An Anonymous Ode to Jamie Hubley and the evils of Homophobia & Bullying – October 21, 2011 – Cornwall Ontario

An Anonymous Ode to Jamie Hubley and the evils of Homophobia & Bullying – October 21, 2011 – Cornwall Ontario
The late Jamie Hubley
CFN –   The following submission was submitted to us on the grounds that we would not disclose the name of its author.  Even in this day and age old fears linger.   Is this the society we truly want for ourselves and our children?
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The tragic death of 15-year-old Jamie Hubley of Ottawa has been prominent in the news this week. The cause of death is officially recorded as suicide, but really it was nothing short of murder. The motive for this murder? Honesty. He admitted to being slightly different from other folks, a member of a minority. He was gay. He didn’t try to hide it. But by being gay, he posed such an insurmountable threat to some of the other students at his school that they had to bully him to death, to preserve their own integrity and sexuality.
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Just last summer I was thinking about how relatively easy it is to be gay today. It has become at least semi-OK to admit one’s sexuality, the genetics you inherited from your parents and were born with, over which you has no control. Times were finally changing, or so I thought.
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I was wrong.  Although many teens are now more open about their sexuality, life is certainly no easier now than it was in my day.   As a teen, I had to be very quiet about my identity. I didn’t understand what was happening to me, because there was no such thing as honest sex education in schools then, and going to a Catholic school, what little there was was severely diluted. Any serious or factual talk about homosexuality was unknown. School kids would refer disparagingly to someone as a “bloody homo,” but that was it. There was nothing in the newspapers, nothing on radio or TV, no internet, nothing. Maybe the idea was that if one didn’t ever talk about it, it would either go away, or stay securely locked in a dark closet. All I knew was that I liked another boy, and had no particular desire to have sex with a girl. I was totally alone in the world, truly a stranger in a strange land, a unique, one-of-a-kind perverted misfit, society’s garbage.
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I couldn’t even tell my best friend in case anyone found out, because I would have been killed. I can’t honestly say that I loved this boy, but he really was my best friend, we could talk about just about anything, his parents liked me, mine liked him. Had I known at the time that he was almost certainly gay too, with the same paralysing fears as me, maybe life would have been different. But we knew nothing about sexuality of any kind in those days, so how could we ever talk about something we didn’t even know existed?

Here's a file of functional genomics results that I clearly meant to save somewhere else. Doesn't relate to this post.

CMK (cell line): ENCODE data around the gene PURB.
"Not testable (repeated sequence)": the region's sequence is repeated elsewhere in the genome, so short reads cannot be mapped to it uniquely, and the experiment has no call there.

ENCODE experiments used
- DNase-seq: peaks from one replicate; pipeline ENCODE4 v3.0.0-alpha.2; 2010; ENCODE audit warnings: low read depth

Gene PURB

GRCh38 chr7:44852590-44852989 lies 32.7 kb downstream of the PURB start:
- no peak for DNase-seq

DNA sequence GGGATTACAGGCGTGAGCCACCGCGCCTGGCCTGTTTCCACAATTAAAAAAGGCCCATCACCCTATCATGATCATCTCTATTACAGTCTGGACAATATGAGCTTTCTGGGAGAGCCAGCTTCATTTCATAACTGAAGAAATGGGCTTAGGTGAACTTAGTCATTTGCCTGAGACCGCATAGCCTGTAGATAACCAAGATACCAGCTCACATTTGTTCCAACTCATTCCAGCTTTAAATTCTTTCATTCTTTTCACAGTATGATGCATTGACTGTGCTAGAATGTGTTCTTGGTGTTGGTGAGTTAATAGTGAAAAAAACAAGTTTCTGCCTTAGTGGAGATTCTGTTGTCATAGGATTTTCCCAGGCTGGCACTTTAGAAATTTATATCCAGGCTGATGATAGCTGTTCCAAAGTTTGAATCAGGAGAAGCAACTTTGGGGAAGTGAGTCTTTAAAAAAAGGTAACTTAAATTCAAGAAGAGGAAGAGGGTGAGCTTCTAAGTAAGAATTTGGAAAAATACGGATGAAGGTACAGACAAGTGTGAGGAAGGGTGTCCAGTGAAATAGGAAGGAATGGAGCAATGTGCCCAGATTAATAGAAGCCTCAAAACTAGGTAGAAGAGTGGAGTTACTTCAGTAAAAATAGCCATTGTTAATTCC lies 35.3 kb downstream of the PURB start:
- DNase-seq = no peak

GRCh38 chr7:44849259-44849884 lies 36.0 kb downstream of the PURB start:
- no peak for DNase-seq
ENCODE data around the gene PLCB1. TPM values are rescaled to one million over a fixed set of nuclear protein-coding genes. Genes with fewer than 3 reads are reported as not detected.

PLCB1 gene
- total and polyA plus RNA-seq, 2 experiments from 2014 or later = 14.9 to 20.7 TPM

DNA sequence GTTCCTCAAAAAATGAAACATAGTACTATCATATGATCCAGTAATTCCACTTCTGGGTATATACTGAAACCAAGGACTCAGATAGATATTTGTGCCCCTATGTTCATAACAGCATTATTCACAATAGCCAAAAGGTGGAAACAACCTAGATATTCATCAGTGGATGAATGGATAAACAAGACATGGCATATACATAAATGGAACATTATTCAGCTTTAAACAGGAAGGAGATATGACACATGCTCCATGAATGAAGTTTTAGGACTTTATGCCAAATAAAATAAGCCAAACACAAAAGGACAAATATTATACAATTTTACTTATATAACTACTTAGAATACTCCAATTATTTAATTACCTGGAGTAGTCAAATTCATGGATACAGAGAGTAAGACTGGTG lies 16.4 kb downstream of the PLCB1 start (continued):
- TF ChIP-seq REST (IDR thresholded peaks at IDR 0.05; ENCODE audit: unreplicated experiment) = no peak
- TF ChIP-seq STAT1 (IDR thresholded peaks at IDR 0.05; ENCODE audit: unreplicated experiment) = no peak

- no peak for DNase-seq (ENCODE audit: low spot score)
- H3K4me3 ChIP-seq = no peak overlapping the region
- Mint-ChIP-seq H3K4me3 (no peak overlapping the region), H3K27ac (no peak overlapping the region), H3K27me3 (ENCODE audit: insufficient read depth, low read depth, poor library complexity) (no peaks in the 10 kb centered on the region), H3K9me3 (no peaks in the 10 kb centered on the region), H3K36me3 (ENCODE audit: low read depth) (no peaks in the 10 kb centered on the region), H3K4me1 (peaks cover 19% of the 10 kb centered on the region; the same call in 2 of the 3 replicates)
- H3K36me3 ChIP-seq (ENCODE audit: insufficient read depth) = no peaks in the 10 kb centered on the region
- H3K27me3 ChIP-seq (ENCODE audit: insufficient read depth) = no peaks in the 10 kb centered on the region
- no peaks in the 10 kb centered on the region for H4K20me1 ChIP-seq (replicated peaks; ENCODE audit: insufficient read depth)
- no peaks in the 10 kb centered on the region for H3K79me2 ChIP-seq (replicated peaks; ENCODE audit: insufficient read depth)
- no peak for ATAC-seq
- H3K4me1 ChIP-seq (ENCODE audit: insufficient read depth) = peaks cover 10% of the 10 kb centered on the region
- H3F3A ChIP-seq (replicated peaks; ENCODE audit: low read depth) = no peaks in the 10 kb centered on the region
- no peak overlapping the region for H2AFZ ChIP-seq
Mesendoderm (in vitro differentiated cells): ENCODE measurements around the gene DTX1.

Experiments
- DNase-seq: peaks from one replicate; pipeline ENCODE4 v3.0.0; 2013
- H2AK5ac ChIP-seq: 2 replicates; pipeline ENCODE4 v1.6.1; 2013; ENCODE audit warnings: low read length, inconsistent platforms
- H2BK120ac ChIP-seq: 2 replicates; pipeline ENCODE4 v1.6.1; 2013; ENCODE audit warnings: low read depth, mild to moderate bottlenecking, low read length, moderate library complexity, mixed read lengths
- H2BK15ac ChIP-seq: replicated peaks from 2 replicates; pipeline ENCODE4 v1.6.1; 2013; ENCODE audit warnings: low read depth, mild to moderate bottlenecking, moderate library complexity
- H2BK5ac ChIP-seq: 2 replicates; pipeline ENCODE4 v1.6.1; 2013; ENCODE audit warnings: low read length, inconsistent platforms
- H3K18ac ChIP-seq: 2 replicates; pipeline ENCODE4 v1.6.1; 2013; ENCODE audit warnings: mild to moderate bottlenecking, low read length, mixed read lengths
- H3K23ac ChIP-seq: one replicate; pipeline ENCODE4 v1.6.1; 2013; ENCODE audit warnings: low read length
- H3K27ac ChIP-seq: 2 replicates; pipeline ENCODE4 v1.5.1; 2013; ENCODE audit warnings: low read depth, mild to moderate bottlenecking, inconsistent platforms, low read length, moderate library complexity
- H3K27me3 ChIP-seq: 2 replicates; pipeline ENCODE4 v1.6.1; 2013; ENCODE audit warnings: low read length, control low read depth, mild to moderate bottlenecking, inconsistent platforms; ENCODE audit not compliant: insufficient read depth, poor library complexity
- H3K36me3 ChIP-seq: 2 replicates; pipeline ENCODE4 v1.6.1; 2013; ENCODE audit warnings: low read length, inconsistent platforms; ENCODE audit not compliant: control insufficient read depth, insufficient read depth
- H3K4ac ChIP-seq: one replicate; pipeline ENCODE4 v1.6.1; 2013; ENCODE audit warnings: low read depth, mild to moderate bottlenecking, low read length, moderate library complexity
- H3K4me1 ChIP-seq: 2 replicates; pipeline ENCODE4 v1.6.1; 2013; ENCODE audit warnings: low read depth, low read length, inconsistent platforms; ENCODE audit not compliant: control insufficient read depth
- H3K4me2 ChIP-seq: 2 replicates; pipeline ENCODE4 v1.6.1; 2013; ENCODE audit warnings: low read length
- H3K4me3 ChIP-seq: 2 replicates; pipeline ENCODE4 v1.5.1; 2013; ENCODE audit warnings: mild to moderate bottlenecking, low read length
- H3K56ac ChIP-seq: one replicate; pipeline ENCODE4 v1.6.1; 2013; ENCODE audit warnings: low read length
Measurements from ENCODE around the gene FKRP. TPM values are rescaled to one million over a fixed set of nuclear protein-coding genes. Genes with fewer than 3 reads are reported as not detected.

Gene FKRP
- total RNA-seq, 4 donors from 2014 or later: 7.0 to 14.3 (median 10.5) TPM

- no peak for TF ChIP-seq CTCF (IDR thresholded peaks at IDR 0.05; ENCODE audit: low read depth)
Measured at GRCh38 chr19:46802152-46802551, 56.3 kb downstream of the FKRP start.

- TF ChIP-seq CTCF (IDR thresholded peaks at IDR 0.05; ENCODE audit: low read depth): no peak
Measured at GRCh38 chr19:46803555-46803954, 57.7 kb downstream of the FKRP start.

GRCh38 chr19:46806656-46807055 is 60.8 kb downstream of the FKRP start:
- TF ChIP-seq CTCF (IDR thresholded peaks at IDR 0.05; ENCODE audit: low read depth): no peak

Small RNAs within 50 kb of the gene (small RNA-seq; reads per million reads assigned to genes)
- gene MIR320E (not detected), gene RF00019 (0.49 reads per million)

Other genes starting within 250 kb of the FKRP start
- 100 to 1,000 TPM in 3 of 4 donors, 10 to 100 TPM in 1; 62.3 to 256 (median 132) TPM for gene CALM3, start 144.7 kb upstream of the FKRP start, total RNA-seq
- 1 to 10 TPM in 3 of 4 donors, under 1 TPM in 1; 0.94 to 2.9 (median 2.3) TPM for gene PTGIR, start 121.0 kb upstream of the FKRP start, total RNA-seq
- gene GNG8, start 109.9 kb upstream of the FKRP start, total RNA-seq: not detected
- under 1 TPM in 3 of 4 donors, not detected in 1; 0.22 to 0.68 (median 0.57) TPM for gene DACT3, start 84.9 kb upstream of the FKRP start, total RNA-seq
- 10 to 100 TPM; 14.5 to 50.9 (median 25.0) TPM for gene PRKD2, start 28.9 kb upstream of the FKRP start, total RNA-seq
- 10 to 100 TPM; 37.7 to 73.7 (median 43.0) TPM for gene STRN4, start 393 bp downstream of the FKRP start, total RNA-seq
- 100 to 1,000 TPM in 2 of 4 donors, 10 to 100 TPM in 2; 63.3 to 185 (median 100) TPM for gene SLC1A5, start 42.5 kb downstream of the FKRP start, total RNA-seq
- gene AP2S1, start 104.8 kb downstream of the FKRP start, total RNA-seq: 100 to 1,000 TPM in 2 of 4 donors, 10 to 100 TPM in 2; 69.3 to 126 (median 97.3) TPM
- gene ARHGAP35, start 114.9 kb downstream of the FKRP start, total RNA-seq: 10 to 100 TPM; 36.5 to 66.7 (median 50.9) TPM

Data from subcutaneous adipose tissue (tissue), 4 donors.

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If I could be fifteen again, and go to high school, knowing what I know now, would I admit to being gay? Until I heard the news about Jamie Hubley last Friday, the answer would have been yes. Asking myself the same question today, a few hours after Jamie’s funeral, the only honest answer would have to be I don’t know.
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I know all about bullies, from both sides. I was bullied mercilessly from first grade to graduation. I had a lot going against me, stuff like ADHD, which must have made life really hard for my grade 1 teacher, whom I loved. I was also extremely bright. These days, I would be labelled as “gifted.” Even as a five-year-old, I could read fluently, with very little help. Maybe if I’d been a little less gifted, or a little more gifted, life would have been different. As it was, I was smarter than a fifth-grader, but not smart enough to shut up about it. Another boy’s parents, who knew mine, were jealous of my success, because they thought it should have been their son in my place. They bullied him without mercy to succeed, as only immigrants can. In the end, the poor boy didn’t know what to do, but being popular at school, he got together a little gang of his young friends, throwing me down a flight of stairs, beating me up, and giving me a concussion.
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When I was nine, I was in a school where two of the teachers were absolute bitches. I’m sure Pink Floyd, in their portrayal of the “mad and psychopathic [teachers’ wives] who would beat them within inches of their lives” took their inspiration from these two. The grade 2 teacher (luckily I never had her) would take it upon herself to parade some hapless boy on whom she’d found a louse throughout the whole school. Her “twin” hated everyone, but especially me. I was her special target. Under her teaching, I forgot how to read and write. I did actually learn from her, however. I learned a fear of math, and the sure certainty that there is a hell, here and in the afterlife. She created one for me, and I just know in my heart she is in it now.
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But she taught me something else as well, something for which I am deeply ashamed. If I had the chance to go back in time and right some of the wrongs I have done, this would be the first. She taught me the feeling of power and triumph that comes with being a bully.
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There was another boy in my class, one of the smallest, quiet, and highly intelligent. My own life was so low that I beat the hell out of him one afternoon, on the way home from school. I wasn’t thinking of the consequences, I wasn’t old or mature enough to understand how he would feel. I was just so powerless and overwhelmed myself that I needed to get even.